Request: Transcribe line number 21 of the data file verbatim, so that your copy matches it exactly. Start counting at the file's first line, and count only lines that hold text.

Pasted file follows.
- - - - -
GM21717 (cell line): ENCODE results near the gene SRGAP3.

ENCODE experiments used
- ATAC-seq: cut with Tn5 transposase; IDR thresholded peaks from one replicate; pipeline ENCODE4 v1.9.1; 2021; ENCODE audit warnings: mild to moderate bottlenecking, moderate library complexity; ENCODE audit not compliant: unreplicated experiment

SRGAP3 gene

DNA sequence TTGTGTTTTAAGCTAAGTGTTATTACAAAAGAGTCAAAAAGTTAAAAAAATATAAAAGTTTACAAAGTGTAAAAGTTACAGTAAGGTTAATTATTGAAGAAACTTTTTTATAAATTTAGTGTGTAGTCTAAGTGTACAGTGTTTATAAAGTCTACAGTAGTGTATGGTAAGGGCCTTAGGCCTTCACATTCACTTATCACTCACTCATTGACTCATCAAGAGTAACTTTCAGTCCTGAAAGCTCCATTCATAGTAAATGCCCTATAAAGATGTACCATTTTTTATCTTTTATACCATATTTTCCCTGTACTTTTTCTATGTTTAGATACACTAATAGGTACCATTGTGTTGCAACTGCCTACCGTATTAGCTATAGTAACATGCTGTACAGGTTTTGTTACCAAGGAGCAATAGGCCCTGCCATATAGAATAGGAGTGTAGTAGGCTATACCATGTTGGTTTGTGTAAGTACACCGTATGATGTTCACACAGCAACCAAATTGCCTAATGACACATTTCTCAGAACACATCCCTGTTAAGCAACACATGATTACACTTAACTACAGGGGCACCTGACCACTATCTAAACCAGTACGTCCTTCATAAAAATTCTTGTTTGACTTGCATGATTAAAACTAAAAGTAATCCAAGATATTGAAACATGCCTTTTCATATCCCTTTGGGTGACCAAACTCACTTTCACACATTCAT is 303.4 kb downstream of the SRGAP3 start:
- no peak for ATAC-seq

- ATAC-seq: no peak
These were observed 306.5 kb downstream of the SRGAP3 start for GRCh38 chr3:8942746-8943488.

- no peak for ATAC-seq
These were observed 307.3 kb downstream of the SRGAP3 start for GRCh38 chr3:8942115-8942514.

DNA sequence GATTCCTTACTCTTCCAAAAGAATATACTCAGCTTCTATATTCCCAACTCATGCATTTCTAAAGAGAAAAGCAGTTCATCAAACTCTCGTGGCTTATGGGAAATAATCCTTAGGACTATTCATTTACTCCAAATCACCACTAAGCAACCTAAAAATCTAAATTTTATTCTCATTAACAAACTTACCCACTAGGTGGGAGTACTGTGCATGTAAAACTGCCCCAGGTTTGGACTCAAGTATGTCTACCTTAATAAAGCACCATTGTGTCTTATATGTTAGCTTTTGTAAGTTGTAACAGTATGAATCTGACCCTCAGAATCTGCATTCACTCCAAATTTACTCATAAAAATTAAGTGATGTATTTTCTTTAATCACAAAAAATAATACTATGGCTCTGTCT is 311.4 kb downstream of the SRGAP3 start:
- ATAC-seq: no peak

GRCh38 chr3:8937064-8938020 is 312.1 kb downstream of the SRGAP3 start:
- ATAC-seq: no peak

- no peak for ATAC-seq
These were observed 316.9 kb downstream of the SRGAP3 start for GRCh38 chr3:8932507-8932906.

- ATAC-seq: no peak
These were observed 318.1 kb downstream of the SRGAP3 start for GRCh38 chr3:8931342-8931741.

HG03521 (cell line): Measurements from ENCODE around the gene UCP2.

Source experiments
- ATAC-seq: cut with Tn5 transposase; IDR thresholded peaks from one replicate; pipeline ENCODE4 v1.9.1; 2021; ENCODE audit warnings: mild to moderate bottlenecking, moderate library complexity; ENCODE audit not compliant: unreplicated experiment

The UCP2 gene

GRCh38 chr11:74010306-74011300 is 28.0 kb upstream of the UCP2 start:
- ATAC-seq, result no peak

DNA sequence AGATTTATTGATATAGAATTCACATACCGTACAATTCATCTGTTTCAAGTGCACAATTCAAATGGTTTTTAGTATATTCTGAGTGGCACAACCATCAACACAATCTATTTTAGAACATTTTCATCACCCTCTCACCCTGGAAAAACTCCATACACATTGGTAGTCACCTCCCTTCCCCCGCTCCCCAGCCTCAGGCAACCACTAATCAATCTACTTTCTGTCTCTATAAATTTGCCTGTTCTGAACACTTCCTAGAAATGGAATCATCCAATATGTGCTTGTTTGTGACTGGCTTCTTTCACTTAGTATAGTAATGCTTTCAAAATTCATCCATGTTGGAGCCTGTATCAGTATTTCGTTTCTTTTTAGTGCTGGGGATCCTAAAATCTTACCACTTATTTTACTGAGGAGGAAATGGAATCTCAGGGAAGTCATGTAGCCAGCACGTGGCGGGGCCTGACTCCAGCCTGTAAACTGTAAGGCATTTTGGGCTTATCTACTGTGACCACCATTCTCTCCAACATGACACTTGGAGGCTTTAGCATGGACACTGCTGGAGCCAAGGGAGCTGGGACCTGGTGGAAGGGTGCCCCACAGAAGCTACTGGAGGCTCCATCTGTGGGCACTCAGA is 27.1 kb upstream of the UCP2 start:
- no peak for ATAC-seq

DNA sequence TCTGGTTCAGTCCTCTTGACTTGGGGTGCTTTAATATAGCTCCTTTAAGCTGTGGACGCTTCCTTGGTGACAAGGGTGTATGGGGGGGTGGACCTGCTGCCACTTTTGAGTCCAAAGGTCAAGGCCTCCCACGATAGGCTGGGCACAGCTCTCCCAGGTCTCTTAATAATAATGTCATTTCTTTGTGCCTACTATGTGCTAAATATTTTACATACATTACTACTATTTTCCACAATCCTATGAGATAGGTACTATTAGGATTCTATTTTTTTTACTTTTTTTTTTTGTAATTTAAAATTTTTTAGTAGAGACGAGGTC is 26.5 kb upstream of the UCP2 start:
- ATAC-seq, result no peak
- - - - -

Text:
- ATAC-seq: cut with Tn5 transposase; IDR thresholded peaks from one replicate; pipeline ENCODE4 v1.9.1; 2021; ENCODE audit warnings: mild to moderate bottlenecking, moderate library complexity; ENCODE audit not compliant: unreplicated experiment